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The search for life far from earth seems to expand every month, with greater attention—and money—focused on finding planets with “conditions suitable for life.” Now, a new study suggests these “livable” planets may be more common than we thought.
The team, which presented its findings at an American Association for the Advancement of Science (AAAS) meeting in Boston, argues that more than half of the sun-like stars in the galaxy could have planetary systems similar to ours.
More than half of the sun-like stars in the galaxy could have planetary systems similar to ours.
University of Arizona astronomer and team leader Michael Meyer explained, “Our observations suggest that between 20% and 60% of Sun-like stars have evidence for the formation of rocky planets not unlike the processes we think led to planet Earth.” The team used NASA’s Spitzer telescope to examine stars that weigh approximately as much as our own sun. Some of the youngest such stars surveyed were surrounded by dust discs—the sort that naturalists hypothesize led to earth’s formation.
NASA’s Alan Stern added to the excitement at the AAAS meeting when he suggested there could be many more planets within the solar system—in the far-off Kuiper Belt region and beyond, where hundreds of planetoids have already been discovered. Stern told BBC News, “Our old view, that the solar system had nine planets, will be supplanted by a view that there are hundreds if not thousands of planets in our solar system.” Stern also speculated that some of these could be earth-sized.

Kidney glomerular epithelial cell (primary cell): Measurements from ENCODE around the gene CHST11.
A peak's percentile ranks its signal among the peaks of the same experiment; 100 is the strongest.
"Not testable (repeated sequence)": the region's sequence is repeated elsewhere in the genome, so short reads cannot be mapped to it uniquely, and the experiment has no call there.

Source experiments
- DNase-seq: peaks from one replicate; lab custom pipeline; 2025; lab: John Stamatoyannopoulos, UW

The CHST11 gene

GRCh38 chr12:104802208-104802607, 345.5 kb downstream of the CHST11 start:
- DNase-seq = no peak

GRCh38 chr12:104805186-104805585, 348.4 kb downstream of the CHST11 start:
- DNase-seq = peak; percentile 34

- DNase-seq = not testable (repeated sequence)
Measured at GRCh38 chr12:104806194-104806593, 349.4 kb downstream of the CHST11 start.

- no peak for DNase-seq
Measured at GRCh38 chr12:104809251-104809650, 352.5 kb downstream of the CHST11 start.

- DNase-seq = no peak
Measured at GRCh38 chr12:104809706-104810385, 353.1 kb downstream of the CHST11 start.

There’s little doubt that evolutionary ideas about the origin of life will continue to fuel legions of astronomers who—with government and private funding—search an ever-widening radius from earth for any signs of earth-like planets, on the assumption that where there’s an earth-sized planet / water in any form / quasi-organic molecules, there will soon be life. The question is, how many times will life not be discovered before astronomers realize life doesn’t just “appear”?
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